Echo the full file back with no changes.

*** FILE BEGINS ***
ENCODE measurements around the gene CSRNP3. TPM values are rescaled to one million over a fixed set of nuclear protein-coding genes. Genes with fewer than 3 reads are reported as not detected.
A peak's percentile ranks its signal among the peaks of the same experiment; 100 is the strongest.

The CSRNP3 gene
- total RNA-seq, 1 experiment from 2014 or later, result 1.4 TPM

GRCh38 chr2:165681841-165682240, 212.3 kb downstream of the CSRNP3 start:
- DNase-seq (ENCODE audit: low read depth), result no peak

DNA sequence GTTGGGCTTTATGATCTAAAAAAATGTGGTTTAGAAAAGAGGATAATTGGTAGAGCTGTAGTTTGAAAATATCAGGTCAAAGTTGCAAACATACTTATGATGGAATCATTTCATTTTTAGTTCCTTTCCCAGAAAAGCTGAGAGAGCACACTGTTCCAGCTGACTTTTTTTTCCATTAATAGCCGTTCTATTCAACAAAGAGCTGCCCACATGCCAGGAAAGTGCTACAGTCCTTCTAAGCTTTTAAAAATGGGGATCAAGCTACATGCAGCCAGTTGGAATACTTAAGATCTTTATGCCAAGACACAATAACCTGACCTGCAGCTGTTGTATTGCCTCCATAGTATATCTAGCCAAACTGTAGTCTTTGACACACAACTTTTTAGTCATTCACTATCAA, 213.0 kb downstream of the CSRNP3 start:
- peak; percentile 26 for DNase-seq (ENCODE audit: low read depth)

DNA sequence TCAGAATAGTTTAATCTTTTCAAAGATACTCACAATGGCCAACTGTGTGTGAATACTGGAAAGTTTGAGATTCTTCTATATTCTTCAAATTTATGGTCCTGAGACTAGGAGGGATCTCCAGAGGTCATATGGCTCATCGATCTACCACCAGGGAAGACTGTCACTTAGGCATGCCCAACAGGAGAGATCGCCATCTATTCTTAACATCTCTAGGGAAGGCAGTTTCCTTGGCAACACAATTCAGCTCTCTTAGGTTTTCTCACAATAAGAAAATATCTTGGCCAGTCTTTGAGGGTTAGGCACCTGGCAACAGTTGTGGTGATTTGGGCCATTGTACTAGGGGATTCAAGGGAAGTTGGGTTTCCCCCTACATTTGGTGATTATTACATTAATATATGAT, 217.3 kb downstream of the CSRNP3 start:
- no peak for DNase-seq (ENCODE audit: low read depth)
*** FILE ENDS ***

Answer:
ENCODE measurements around the gene CSRNP3. TPM values are rescaled to one million over a fixed set of nuclear protein-coding genes. Genes with fewer than 3 reads are reported as not detected.
A peak's percentile ranks its signal among the peaks of the same experiment; 100 is the strongest.

The CSRNP3 gene
- total RNA-seq, 1 experiment from 2014 or later, result 1.4 TPM

GRCh38 chr2:165681841-165682240, 212.3 kb downstream of the CSRNP3 start:
- DNase-seq (ENCODE audit: low read depth), result no peak

DNA sequence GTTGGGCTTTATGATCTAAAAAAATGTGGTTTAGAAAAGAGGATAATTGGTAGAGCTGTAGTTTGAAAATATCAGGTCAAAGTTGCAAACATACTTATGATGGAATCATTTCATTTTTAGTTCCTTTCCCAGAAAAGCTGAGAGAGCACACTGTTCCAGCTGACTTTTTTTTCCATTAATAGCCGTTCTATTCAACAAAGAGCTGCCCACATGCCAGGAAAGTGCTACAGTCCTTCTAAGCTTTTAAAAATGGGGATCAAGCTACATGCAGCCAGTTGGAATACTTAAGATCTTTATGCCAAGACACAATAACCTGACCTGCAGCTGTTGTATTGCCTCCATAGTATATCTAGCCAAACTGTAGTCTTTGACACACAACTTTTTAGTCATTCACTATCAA, 213.0 kb downstream of the CSRNP3 start:
- peak; percentile 26 for DNase-seq (ENCODE audit: low read depth)

DNA sequence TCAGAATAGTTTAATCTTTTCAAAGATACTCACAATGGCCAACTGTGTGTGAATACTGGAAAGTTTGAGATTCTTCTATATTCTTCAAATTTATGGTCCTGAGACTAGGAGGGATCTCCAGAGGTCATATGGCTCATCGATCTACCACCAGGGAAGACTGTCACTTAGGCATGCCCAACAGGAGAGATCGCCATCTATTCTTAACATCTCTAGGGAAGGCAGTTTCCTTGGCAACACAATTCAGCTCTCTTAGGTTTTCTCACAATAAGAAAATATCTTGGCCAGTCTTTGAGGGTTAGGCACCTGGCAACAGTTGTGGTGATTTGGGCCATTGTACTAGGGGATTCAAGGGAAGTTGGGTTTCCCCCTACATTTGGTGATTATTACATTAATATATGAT, 217.3 kb downstream of the CSRNP3 start:
- no peak for DNase-seq (ENCODE audit: low read depth)